The case of a Gilbertsville man who is accused of driving impaired and causing a Memorial Day wreck in Marshall County is headed back to a grand jury with stricter charges.
Marshall Commonwealth Attorney Mark Blankenship said Wednesday that 24-year-old Cory Burkeen faces a murder charge, upgraded from first-degree assault, stemming from the Nov. 20 death of 19-year-old Landon Lovett. A meeting between prosecutors and Lovett’s family Wednesday resulted in a decision to let a grand jury decide on whether to replace the assault charge with a murder charge, Blankenship said.
“I got the impression that they just wanted the process to continue,” he said. “They heard all the options and elected to let a grand jury take a look at it.”
The grand jury will meet Jan. 24, and Blankenship said the commonwealth is also considering a persistent felony offender charge because of a previous conviction against Burkeen in a separate case.
Lovett was one of four people in the car that Burkeen’s truck reportedly hit along Ky. 95 on May 28. She was critically injured and remained comatose until she died on Nov. 20. The other teen passengers — Shane McKenty, Lake McGregor and Maggie Adams — also sustained injuries in the collision.
Burkeen was charged with seven offenses — DUI, four counts of wanton endangerment and two counts of first-degree assault — stemming from the wreck after toxicology reports showed he had Valium and Klonopin in his system at the time.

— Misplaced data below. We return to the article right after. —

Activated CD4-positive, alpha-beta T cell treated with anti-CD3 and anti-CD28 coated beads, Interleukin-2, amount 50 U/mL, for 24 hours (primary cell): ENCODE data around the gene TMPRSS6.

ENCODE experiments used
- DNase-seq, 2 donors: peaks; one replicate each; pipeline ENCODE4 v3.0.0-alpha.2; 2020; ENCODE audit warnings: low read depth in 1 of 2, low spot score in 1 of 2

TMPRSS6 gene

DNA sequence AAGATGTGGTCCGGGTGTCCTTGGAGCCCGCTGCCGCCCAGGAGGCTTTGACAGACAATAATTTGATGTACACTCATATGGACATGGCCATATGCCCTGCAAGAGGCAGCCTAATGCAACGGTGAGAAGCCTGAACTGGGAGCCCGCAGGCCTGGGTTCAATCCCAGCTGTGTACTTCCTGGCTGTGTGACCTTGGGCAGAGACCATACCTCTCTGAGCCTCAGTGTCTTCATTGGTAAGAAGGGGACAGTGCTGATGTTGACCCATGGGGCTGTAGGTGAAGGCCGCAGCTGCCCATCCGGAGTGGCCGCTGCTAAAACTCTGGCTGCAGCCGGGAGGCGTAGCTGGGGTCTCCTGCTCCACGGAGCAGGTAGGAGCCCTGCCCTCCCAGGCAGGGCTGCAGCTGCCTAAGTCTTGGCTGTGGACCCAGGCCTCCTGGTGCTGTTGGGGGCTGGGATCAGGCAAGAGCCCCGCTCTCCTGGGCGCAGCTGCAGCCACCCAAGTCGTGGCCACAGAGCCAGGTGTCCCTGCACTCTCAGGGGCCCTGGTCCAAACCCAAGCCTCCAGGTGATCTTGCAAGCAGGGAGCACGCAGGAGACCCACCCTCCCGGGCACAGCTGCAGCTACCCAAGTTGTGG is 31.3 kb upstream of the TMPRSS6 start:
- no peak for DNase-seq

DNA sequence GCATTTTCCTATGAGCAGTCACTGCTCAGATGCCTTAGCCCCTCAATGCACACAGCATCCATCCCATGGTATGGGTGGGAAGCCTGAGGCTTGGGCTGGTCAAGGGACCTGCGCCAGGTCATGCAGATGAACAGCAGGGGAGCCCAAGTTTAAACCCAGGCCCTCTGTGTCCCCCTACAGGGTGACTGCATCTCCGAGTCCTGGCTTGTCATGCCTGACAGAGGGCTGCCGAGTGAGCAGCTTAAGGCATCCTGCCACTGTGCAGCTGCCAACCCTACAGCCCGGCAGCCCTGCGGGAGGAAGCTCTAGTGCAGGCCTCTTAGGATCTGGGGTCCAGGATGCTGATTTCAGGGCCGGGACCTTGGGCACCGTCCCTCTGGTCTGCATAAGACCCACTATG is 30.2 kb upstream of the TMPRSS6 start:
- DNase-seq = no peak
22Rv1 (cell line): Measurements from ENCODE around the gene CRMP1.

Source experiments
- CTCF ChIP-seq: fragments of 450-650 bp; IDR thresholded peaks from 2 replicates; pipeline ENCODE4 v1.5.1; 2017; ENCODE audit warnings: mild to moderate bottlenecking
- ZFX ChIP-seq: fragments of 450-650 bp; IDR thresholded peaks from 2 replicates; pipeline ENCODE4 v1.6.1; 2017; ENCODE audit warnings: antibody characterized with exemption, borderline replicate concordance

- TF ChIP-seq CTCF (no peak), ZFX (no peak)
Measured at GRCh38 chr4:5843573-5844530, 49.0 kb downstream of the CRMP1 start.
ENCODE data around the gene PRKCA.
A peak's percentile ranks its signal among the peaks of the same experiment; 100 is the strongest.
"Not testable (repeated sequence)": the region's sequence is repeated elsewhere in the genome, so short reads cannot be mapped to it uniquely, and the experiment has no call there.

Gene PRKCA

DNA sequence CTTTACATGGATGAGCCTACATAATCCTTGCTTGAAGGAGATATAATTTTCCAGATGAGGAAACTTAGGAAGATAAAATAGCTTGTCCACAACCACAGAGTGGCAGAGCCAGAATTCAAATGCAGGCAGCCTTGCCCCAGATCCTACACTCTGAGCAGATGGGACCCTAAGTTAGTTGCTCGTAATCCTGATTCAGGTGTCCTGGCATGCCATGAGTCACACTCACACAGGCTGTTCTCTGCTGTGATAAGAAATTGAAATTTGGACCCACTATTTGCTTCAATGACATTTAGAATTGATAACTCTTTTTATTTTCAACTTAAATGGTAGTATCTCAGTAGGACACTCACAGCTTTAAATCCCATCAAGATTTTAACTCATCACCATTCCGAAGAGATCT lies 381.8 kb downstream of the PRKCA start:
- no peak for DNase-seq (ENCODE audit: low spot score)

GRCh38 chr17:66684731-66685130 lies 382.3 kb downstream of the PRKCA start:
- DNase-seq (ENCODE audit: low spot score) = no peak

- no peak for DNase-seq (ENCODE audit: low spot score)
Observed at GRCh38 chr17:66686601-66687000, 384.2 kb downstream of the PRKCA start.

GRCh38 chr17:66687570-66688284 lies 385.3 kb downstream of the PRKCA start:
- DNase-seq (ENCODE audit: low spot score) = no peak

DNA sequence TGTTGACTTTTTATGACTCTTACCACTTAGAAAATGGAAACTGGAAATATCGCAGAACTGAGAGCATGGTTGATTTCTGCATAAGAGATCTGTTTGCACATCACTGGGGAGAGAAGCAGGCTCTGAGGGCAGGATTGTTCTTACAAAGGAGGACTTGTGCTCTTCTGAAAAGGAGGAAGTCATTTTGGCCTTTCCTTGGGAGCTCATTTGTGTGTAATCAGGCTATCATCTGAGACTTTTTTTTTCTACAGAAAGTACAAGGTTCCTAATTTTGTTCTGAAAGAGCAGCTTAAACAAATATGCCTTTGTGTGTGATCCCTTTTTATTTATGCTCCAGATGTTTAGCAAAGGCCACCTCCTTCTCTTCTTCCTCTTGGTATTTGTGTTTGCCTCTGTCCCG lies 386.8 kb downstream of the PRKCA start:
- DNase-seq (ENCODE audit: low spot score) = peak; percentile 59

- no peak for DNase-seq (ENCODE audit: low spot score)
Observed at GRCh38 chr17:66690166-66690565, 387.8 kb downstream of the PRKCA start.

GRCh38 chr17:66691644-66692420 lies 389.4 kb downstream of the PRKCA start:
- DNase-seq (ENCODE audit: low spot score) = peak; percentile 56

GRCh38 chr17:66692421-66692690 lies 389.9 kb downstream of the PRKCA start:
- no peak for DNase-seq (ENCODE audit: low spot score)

He did not have a prescription for either drug, and he faced a maximum of 10 to 20 years on each of the assault charges.
Blankenship said that if the grand jury returns a murder indictment, Burkeen faces the possibility of life in prison as a maximum sentence.
He said the decision to take the case back to the grand jury was a tough one for the family because of Kentucky’s DUI death laws. As it stands, the state offers wanton murder, a class A felony, as the highest charge a grand jury can return on DUI-related deaths. The next highest is second-degree manslaughter, a class C felony. No class B felony charge exists.
First-degree assault is a class B felony, however, which could potentially result in a longer sentence than the murder charge if the case goes to trial, Blankenship said.
Blankenship said he is pursuing a law change that would create a class B felony charge as a lesser included on DUI-related deaths.
Burkeen is also charged with second-degree burglary stemming from an arrest made after the Memorial Day wreck. Blankenship said that case is running parallel to the wreck case, and prosecutors will decide later which one to pursue first.
Contact Mallory Panuska, a Paducah Sun staff writer, at 270-575-8684 or follow @MalloryPanuska on Twitter.